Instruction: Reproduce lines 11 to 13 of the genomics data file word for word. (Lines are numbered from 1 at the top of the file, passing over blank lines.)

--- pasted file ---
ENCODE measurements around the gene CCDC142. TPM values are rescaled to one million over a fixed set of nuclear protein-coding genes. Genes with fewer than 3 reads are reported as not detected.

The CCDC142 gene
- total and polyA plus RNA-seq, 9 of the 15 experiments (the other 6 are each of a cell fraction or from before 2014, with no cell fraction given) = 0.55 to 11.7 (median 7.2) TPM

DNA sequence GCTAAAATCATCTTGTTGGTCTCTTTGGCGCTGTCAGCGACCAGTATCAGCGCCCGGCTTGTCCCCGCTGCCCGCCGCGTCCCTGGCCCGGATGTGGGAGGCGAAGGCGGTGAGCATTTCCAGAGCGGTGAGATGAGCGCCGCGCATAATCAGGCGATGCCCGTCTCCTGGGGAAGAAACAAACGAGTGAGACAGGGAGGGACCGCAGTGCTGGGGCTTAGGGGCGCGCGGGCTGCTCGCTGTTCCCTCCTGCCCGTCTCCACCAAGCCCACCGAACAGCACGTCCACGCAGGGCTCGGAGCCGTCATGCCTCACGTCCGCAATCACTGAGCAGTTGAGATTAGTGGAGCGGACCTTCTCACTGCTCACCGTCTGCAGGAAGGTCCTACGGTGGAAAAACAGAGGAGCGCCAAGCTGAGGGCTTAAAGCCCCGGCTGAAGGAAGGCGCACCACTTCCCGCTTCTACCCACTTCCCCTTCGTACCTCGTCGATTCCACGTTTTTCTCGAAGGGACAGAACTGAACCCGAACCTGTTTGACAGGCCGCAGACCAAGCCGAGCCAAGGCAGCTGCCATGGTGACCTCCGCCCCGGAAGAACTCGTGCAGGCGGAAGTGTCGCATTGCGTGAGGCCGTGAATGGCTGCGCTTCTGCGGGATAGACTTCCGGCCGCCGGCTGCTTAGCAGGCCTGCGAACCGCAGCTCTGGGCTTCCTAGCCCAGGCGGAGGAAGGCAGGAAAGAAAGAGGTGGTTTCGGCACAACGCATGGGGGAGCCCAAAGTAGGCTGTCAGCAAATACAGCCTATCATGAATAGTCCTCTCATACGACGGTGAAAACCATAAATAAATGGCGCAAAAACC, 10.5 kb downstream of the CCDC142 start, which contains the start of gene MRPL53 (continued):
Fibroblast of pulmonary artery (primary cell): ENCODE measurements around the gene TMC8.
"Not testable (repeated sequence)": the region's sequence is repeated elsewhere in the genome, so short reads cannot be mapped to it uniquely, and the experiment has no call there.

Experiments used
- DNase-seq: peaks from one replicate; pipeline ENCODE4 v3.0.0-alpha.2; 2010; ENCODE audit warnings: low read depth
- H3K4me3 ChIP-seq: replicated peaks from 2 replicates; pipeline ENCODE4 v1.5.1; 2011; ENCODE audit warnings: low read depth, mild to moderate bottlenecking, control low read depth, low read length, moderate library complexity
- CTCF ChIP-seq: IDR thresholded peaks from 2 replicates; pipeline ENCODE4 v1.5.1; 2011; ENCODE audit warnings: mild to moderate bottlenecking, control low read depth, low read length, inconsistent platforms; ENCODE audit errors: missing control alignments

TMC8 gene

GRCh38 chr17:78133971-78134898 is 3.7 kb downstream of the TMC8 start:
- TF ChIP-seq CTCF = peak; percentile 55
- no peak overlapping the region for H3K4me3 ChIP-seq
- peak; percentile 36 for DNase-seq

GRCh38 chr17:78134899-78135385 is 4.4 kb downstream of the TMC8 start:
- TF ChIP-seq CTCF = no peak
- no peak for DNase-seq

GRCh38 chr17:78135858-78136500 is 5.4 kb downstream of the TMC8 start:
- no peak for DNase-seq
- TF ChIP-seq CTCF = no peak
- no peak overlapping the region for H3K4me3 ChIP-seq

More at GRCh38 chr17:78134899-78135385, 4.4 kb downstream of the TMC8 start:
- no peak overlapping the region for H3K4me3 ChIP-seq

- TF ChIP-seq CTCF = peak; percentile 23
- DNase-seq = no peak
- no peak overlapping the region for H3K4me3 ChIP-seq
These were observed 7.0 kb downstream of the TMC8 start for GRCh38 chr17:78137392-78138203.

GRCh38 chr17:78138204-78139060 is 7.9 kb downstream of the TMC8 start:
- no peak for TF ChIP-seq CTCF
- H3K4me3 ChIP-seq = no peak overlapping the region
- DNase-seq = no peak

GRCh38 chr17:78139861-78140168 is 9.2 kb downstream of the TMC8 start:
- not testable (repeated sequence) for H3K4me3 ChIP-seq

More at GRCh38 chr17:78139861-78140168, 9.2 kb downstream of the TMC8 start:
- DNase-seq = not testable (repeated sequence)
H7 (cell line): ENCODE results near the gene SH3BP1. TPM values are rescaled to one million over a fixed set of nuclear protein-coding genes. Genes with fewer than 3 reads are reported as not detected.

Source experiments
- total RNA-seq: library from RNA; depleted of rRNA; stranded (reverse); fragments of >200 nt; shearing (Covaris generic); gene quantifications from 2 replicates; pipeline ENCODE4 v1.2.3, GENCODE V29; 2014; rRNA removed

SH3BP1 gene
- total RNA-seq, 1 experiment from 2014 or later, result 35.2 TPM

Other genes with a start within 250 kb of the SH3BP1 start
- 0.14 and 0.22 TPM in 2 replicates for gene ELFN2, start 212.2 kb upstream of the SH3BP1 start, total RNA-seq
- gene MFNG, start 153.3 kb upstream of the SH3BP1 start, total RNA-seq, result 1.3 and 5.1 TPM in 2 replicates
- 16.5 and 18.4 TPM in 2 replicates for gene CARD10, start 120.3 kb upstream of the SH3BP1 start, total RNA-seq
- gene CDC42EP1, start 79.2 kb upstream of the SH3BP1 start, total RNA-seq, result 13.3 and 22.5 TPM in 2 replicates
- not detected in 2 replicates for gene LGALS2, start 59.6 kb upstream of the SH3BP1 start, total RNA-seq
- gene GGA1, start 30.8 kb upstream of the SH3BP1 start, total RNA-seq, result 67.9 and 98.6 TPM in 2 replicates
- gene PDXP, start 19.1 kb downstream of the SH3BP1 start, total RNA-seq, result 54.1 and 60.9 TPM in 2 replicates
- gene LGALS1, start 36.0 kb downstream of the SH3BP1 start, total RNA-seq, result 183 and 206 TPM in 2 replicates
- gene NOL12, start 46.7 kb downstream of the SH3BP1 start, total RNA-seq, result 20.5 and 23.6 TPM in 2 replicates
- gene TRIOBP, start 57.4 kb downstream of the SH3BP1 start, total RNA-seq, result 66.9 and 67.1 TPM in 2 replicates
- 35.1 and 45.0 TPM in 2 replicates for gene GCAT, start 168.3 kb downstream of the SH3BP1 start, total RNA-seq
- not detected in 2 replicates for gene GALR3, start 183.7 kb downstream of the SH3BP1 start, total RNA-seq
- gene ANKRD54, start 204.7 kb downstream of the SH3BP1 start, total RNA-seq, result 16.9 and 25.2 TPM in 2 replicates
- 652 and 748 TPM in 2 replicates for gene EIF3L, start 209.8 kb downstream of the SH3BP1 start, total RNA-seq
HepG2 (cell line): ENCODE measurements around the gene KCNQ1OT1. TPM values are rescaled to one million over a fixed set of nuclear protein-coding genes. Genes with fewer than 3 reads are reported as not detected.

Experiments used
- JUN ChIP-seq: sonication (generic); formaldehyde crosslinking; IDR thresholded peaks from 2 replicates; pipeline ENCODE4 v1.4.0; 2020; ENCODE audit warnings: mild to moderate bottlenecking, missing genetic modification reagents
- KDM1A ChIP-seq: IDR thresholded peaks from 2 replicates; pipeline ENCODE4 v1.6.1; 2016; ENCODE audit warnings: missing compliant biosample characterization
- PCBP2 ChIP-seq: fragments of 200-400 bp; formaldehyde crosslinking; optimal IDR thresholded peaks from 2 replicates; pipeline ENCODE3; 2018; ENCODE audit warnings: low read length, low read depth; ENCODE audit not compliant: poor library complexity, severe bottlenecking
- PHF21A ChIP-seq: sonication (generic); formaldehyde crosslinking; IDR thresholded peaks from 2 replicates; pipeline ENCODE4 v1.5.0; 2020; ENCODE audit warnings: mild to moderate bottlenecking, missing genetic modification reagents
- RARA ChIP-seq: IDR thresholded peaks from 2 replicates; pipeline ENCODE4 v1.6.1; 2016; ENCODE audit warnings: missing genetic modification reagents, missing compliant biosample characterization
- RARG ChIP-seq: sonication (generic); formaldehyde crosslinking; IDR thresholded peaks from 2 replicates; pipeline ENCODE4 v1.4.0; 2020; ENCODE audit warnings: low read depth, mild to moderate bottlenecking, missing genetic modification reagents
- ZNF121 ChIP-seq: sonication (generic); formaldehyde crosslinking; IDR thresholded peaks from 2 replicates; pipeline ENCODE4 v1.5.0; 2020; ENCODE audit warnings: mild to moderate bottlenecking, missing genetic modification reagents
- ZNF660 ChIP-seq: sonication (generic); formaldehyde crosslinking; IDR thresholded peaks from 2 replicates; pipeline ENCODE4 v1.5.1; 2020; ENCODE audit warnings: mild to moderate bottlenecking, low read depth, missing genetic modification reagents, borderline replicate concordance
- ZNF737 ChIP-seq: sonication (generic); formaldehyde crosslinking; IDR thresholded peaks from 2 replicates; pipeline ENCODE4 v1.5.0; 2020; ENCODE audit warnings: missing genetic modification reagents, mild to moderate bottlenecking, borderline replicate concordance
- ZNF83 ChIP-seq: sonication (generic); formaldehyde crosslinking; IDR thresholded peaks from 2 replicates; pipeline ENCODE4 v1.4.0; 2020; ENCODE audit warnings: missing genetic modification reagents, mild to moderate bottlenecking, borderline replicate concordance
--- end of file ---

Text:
TMC8 gene

GRCh38 chr17:78133971-78134898 is 3.7 kb downstream of the TMC8 start:
- TF ChIP-seq CTCF = peak; percentile 55